A mountain lion collared for a study in northeastern Montana’s C.M. Russell National Wildlife Refuge in February 2011 was shot in December by a hunter about 230 air miles away in North Dakota.
Unfortunately, the collar and all of the data it contained dropped off before the male lion was killed. So what route the lion took to cross the Yellowstone River, Interstate 94 and amble into the southwestern corner of North Dakota — and how long it took to make the trip — may remain a mystery, unless the collar is found.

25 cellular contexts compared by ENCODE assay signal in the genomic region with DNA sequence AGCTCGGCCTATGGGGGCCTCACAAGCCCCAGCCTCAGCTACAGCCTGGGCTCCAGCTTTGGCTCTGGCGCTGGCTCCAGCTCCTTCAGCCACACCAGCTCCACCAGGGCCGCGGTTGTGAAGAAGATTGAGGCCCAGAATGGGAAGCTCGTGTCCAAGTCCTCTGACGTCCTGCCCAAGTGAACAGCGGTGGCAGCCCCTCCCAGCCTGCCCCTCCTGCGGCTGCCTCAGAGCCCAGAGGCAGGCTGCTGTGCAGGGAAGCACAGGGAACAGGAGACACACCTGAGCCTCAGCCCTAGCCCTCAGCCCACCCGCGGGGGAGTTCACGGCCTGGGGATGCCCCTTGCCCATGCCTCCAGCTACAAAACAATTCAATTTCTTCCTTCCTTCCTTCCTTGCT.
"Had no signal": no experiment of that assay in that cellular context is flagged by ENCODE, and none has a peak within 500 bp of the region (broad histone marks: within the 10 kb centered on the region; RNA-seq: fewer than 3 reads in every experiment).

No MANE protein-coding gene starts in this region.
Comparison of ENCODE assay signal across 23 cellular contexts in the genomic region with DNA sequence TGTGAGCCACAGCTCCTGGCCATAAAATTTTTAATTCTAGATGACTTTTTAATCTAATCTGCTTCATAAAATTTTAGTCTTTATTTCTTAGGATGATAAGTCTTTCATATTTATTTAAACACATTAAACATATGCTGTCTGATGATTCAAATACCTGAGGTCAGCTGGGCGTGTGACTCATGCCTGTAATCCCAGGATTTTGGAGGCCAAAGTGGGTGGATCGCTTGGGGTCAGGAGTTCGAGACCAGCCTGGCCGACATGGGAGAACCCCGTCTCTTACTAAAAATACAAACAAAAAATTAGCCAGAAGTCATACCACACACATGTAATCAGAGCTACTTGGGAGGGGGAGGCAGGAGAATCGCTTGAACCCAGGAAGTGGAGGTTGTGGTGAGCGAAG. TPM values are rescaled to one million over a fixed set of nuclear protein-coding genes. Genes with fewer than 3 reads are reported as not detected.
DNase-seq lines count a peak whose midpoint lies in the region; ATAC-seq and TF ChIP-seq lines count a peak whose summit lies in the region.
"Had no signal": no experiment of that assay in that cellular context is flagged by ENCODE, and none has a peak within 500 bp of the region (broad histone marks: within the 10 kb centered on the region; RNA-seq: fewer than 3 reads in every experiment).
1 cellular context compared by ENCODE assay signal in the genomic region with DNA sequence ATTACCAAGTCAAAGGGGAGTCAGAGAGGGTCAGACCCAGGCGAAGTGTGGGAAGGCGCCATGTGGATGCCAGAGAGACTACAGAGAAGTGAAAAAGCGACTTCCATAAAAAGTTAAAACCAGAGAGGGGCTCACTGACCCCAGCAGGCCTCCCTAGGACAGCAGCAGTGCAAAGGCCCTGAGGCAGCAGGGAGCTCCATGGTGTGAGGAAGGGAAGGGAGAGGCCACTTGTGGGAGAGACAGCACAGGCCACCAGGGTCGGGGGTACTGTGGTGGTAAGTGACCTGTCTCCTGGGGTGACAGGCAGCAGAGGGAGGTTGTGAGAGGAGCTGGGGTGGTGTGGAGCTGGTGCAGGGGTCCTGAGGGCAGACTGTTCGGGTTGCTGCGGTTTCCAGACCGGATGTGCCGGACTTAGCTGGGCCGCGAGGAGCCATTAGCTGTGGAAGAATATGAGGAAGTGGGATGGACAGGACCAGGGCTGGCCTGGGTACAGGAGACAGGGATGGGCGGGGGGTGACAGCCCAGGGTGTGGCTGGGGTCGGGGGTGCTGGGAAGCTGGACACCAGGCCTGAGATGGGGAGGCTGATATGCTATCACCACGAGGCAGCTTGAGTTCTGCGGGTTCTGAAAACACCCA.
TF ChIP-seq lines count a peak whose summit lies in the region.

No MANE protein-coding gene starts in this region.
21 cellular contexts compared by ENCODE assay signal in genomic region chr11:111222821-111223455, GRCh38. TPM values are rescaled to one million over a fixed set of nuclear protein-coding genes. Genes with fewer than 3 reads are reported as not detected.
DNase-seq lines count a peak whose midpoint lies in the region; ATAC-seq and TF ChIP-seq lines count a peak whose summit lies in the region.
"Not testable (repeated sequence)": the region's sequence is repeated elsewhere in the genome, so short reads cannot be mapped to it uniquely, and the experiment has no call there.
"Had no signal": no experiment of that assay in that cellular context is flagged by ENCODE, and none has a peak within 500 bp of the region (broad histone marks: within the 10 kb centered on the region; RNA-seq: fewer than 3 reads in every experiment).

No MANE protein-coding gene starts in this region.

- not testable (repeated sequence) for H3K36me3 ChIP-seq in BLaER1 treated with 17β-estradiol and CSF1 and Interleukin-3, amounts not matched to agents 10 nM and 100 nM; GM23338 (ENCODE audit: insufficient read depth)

The collar was scheduled to drop off in August. U.S. Fish and Wildlife Service staff track the collars with a VHF radio signal. Since the agency didn’t know the cat’s whereabouts until months after the collar had dropped, the battery had either weakened or failed, making retrieval impossible.
“We had a pilot and plane look hard for it,” said Randy Matchett, a wildlife biologist for the CMR Refuge.
Mountain lions are known to wander, especially young males seeking to establish their own territory. The farthest a lion is known to have traveled is 1,500 miles. It was a South Dakota mountain lion that was struck and killed by a car in Connecticut.